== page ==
Call to parents fails to get through to Loyola student


November 29, 1996|By DAN RODRICKS

We've received a letter here from one of those Loyola lads -- one of the Swallow Eight. His epistle is all about that night at the Swallow -- conventional spelling, but the owner likes Swollow, too -- at the Hollow when the lady of the house, Linda Clark, made wake-up calls to the mommies and daddies of eight Loyola students who, she suspected, had gained entry to the bar with fake ID cards. (Police cited the Swollow Eight for underage drinking.)

It was a unique retaliatory measure by a North Baltimore tavern owner, who knew she could get into trouble with the city Liquor Board because of what happened.

(Note: The columns on this subject are not meant to debate the relative merits of having 21 as the legal drinking age. This is about the unusual move a woman made to protect her business and her reputation in a time of heightened societal pressure about drinking by young people. She might have shaken up some parents in the process; long-distance phone calls at 1 a.m. will do that.)

It also might have been Linda Clark's aim to send a warning to the college kids who descend on the bars along York Road several nights each week. But, in light of this letter from the Loyola lad, its debatable whether she succeeded.

"I find it incredibly hard to believe that Linda Clark is being commended for calling [our] parents," he writes. "I am 19 years old, and I was one of those eight students. All of the students were over the age of 18, which makes us adults."

Right, old enough to vote and die for your country; not old enough to buy a beer. Heard that one. Got the album. Let's move on, laddie.

"There is absolutely nothing that our parents could or need to do to us. My parents know that I drink and that I had a fake ID, and they trusted me because I am an adult and have always been responsible. ... So why did Linda Clark call our parents? To make herself look good in front of the police and when she appears in court.

"I know that what I did was wrong and I am willing to accept the consequences. I am the one who is going to court. I am the one who is facing a fine, not my parents. Why is there a need to involve our families?"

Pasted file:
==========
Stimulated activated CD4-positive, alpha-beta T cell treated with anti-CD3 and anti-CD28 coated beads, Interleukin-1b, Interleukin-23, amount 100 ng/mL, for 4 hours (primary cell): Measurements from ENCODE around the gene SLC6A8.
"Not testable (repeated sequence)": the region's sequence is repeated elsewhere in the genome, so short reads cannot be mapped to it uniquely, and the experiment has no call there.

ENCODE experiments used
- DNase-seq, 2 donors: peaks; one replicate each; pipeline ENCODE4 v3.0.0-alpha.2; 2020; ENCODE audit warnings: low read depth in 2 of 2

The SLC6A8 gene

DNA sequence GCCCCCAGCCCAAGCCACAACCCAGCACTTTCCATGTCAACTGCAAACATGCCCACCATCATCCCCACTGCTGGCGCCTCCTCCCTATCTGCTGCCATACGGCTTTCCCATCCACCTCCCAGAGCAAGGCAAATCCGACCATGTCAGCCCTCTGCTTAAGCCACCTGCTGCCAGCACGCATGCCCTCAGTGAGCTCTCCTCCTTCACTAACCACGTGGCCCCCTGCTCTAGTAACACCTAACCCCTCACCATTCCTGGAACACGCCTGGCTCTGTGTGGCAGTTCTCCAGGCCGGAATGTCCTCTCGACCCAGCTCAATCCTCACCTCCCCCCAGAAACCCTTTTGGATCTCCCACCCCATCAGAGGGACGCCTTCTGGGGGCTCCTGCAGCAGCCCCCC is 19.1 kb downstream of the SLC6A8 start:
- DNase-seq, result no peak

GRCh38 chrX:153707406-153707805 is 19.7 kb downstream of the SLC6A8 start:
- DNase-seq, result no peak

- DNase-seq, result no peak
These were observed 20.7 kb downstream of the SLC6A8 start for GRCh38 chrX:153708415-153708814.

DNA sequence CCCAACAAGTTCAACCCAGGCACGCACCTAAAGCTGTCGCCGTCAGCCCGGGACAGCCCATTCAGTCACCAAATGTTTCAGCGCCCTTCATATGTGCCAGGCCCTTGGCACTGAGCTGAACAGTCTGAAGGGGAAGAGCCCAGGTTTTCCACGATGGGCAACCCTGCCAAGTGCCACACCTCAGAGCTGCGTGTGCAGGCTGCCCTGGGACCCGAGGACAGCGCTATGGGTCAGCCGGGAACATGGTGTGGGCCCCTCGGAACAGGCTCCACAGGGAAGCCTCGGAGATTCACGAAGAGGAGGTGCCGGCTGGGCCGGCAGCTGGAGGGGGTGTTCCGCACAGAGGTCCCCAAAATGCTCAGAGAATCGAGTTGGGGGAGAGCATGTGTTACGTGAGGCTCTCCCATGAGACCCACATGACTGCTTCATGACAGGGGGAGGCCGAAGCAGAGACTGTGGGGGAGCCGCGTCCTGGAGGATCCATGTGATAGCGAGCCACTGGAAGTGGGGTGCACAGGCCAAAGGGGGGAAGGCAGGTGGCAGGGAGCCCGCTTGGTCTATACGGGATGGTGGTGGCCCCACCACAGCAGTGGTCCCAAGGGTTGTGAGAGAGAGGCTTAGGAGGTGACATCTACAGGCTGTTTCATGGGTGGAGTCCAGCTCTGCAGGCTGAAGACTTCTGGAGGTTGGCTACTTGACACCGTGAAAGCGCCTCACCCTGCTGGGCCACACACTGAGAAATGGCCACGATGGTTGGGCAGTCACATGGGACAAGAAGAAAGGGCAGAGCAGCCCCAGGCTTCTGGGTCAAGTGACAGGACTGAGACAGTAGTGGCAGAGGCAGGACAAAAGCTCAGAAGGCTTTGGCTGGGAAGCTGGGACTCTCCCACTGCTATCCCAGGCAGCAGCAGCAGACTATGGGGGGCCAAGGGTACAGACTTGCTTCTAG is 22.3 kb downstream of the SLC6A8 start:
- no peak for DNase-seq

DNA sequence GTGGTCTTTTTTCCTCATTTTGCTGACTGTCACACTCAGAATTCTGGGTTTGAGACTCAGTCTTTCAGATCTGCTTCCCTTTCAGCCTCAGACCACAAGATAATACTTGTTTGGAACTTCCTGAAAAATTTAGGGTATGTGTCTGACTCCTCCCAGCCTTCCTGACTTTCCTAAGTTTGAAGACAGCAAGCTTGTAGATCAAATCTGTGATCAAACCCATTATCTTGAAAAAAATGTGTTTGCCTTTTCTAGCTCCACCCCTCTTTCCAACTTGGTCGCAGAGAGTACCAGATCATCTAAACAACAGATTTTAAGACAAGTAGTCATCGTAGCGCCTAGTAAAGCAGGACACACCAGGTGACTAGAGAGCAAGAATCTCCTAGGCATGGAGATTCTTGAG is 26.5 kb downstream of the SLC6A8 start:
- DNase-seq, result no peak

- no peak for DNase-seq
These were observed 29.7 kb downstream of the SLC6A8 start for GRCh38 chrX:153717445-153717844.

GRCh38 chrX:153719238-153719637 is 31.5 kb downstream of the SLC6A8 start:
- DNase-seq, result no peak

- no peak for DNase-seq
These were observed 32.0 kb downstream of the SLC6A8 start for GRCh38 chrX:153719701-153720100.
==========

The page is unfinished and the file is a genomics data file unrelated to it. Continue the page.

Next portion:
Hasn't the lad ever heard of family values?

"My problem is that The Baltimore Sun felt it was necessary to run a [column], on page one of the Metro section, honoring Linda Clark for doing something that was pointless and a violation of our rights."

Oh, I get it: Another victim!

"I hope Linda Clark is not proud of herself, because I would not be if I were her. Her late-night phone calls accomplished nothing except for getting her name in the paper and publicizing her bar. Did she think that by telling our parents they would tell us what is right and wrong? Well, my parents always told me it was wrong to tattle."

And nya nya nya!

Ah, to be young and whiny....

Mixed media

We spotted a car downtown the other day with a mixed message (we think that's what it was) on its license plate frame. The top line said, "Save The Bay." The bottom line said, "Sink A Sailboat."... Readers of TJI swear they heard these slips of the tongue: In a seafood restaurant, someone ordered "lobster humidor," and a woman trying to describe a deviated septum came up with the term "devastated symptom," which we've been unable to find in the medical dictionary.... And then, of course, for all of us who like to quote slogans off the back ends of cars, there was this sign in front of a church in Upperco: "Actions speak louder than bumper stickers."

Smoke screen

Observed along Harford Road, in the Carney area, by TJI reader Greg O'Brien: A large cloud of white smoke. "I could sense I was approaching a stoplight," O'Brien says. "When I stopped and the cloud dissipated, a tan Ford pickup was in front of me. The right-side exhaust pipe was the origin of the white smoke. Just above and to the left of the pipe was a bumper sticker: 'We Are Asbestos Victims -- The White Lung Association.' The Ford turned left onto Harford. I followed, from at least a four-car distance, to avoid the Eau De Troit. The coup de ville of this whole thing was that, when I passed the driver at Joppa Road, he was crushing a cigarette and tossing it out the window."

Child care, too

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